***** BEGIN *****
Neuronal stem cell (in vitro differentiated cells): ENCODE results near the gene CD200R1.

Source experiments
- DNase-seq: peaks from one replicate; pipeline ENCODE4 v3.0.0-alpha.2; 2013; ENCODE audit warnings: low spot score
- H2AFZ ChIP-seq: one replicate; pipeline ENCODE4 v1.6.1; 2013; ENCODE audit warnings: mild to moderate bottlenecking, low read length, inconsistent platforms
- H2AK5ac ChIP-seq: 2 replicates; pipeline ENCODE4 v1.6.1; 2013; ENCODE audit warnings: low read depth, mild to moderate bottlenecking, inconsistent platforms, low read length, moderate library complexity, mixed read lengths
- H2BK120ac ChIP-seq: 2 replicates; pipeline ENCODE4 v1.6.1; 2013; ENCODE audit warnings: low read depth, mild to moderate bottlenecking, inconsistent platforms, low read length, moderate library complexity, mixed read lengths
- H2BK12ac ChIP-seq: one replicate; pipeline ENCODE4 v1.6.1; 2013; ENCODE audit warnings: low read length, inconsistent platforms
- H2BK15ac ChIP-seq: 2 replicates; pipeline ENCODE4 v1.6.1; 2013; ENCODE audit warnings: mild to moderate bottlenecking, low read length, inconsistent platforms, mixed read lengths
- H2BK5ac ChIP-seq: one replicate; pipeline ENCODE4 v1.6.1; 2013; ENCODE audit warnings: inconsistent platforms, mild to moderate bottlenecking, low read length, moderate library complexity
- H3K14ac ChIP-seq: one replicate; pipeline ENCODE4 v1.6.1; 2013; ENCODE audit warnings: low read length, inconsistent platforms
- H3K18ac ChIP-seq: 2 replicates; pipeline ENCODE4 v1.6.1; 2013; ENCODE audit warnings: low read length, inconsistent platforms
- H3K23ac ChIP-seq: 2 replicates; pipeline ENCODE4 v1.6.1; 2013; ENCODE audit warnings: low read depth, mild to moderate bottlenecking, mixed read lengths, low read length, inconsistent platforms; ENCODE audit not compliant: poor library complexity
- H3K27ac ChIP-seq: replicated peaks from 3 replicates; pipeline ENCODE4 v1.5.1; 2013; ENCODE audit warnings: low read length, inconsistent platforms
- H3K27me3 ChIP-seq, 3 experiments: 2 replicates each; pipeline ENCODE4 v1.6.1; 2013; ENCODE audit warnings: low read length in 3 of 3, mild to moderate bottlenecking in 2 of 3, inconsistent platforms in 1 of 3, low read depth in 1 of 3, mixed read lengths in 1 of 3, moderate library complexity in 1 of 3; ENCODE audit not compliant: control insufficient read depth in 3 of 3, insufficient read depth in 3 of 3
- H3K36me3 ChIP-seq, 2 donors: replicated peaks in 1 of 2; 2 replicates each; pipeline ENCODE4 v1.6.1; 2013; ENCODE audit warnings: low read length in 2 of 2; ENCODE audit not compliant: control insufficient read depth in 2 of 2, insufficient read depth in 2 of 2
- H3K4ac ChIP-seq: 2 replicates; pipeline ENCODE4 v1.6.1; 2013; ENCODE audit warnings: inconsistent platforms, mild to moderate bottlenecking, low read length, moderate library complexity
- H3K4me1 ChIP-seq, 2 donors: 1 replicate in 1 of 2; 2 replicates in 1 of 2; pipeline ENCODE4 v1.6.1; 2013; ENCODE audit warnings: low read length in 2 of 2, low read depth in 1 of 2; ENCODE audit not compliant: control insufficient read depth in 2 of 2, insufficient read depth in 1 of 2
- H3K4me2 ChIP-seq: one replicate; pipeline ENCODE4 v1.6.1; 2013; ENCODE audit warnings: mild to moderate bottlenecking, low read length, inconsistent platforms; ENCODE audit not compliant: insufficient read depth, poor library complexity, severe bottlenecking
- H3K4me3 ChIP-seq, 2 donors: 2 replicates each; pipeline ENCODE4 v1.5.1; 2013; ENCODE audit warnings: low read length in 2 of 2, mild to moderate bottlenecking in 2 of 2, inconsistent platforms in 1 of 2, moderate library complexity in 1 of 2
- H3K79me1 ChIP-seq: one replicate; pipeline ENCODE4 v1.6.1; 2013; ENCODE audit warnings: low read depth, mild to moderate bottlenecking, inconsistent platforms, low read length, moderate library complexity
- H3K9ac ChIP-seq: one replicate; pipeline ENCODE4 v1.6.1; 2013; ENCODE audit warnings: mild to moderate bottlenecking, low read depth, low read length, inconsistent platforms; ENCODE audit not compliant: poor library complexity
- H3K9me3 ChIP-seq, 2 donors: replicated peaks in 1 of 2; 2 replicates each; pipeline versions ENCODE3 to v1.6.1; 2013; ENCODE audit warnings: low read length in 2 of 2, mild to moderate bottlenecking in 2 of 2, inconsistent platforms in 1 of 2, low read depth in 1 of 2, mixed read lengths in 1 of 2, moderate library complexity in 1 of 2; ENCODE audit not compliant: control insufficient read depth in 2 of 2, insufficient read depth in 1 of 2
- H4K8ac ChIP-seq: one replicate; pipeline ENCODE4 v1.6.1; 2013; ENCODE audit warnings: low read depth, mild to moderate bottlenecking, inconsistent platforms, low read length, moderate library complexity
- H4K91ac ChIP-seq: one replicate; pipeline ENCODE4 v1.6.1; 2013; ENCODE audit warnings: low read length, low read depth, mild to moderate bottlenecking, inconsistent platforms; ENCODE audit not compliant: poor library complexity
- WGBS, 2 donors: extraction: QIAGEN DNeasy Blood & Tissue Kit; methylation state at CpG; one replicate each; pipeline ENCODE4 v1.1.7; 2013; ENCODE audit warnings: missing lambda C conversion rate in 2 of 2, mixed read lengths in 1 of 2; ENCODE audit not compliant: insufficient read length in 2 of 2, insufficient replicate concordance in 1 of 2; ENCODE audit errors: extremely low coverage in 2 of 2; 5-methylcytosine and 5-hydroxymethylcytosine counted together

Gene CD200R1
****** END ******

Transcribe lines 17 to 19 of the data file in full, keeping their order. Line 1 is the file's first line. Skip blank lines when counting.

- H3K4me1 ChIP-seq, 2 donors: 1 replicate in 1 of 2; 2 replicates in 1 of 2; pipeline ENCODE4 v1.6.1; 2013; ENCODE audit warnings: low read length in 2 of 2, low read depth in 1 of 2; ENCODE audit not compliant: control insufficient read depth in 2 of 2, insufficient read depth in 1 of 2
- H3K4me2 ChIP-seq: one replicate; pipeline ENCODE4 v1.6.1; 2013; ENCODE audit warnings: mild to moderate bottlenecking, low read length, inconsistent platforms; ENCODE audit not compliant: insufficient read depth, poor library complexity, severe bottlenecking
- H3K4me3 ChIP-seq, 2 donors: 2 replicates each; pipeline ENCODE4 v1.5.1; 2013; ENCODE audit warnings: low read length in 2 of 2, mild to moderate bottlenecking in 2 of 2, inconsistent platforms in 1 of 2, moderate library complexity in 1 of 2